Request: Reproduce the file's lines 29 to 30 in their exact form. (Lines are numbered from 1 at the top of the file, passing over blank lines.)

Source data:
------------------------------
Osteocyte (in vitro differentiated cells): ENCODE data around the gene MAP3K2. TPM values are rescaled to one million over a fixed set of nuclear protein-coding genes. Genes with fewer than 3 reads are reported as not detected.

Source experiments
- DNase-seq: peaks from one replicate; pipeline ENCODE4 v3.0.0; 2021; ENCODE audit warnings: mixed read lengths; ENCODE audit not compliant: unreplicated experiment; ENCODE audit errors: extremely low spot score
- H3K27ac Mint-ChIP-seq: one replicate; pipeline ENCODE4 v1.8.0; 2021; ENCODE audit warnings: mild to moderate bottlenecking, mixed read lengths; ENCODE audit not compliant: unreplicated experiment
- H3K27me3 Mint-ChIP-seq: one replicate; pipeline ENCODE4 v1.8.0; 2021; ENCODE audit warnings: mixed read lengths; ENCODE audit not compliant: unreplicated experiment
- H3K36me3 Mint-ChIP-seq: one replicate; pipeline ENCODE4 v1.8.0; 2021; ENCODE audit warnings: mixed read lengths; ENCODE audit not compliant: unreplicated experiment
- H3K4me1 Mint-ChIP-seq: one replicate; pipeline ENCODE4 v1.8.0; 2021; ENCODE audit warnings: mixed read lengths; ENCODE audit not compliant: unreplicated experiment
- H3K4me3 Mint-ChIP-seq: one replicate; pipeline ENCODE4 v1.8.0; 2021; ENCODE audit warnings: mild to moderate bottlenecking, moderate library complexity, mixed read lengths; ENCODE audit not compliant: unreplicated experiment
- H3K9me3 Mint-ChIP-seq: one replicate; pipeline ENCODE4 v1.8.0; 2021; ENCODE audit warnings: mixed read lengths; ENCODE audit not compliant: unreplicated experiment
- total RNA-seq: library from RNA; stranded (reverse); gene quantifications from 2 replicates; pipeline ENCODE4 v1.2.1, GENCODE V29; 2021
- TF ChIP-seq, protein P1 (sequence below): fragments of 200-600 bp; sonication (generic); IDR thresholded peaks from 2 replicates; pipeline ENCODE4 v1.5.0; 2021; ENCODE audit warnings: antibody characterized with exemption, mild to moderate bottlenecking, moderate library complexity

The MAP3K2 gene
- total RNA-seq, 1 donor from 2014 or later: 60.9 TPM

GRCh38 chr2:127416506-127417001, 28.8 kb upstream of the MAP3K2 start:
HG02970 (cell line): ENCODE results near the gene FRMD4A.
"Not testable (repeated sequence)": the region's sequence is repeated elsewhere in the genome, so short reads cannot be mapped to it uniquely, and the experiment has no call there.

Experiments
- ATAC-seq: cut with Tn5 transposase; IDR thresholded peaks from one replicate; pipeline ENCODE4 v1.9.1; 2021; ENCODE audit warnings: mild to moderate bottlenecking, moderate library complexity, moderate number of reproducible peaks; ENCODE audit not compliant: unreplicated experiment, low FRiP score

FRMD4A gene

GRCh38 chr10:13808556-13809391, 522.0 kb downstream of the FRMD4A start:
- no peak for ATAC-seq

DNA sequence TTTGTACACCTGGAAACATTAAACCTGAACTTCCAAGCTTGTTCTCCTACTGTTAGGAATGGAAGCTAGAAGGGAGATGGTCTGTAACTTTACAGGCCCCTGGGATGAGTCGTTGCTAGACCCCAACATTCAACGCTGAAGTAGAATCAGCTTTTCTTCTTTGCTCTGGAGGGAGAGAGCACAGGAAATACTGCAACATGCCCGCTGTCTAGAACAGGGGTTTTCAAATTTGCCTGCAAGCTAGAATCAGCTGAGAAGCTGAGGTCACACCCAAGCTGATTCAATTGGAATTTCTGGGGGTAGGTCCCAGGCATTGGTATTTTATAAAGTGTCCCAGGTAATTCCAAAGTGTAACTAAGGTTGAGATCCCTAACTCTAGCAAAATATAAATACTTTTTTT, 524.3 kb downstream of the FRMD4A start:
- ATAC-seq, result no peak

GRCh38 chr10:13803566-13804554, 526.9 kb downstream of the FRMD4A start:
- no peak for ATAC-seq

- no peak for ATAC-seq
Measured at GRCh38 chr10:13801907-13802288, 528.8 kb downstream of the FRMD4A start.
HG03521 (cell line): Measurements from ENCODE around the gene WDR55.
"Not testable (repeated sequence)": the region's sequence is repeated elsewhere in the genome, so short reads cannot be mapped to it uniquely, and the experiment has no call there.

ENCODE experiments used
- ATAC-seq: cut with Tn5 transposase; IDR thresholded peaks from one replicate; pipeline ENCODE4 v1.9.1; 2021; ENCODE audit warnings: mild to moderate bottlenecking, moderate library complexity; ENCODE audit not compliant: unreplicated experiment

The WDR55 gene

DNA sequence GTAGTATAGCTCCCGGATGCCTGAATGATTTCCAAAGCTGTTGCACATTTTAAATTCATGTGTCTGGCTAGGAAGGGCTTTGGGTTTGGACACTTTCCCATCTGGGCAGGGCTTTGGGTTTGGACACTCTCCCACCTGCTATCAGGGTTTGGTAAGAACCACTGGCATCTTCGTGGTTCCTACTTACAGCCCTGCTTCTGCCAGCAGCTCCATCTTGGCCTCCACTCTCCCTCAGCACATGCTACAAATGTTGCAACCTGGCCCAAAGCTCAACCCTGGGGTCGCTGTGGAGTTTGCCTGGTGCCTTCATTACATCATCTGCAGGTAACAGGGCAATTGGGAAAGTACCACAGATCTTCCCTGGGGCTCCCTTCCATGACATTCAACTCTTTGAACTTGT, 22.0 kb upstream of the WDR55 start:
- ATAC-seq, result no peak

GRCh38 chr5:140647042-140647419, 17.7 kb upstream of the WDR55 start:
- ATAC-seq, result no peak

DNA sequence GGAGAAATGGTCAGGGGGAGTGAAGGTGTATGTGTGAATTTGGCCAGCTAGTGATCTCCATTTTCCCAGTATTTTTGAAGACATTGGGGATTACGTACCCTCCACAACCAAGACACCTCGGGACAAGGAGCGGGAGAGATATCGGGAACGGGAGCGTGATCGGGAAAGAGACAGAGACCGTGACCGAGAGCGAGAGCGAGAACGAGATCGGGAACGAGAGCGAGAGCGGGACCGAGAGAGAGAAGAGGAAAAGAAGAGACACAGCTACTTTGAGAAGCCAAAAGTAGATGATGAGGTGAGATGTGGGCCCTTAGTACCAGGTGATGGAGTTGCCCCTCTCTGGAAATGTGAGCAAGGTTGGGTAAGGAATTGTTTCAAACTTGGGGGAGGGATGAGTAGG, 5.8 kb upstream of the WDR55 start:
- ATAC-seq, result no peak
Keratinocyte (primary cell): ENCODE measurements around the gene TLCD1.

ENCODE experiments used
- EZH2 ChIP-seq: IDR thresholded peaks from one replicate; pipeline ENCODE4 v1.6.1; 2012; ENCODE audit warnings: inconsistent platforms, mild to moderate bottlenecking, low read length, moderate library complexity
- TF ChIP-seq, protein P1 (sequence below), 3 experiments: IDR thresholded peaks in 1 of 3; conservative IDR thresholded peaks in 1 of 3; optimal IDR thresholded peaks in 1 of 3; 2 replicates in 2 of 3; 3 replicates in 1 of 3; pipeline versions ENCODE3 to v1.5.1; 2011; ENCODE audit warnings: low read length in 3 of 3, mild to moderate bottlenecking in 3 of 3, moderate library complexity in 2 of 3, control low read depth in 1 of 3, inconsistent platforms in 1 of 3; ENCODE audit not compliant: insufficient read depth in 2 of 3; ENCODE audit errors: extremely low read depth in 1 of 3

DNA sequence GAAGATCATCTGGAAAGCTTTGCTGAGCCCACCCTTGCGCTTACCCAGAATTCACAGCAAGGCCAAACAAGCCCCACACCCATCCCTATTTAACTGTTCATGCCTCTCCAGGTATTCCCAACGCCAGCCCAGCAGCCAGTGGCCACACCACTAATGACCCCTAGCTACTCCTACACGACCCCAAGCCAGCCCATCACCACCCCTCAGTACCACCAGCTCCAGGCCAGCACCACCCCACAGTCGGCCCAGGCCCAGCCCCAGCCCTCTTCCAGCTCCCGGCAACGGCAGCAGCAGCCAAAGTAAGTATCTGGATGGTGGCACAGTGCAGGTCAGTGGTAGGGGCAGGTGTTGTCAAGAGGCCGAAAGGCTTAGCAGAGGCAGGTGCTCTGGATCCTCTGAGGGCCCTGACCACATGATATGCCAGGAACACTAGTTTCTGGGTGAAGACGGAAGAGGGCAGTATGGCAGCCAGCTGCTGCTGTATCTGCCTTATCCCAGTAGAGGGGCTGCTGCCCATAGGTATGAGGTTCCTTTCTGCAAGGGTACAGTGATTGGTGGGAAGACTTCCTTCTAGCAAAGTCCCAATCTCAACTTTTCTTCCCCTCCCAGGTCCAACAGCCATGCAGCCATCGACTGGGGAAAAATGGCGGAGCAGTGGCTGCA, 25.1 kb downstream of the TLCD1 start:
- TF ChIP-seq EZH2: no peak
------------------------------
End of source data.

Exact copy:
"Not testable (repeated sequence)": the region's sequence is repeated elsewhere in the genome, so short reads cannot be mapped to it uniquely, and the experiment has no call there.

ENCODE experiments used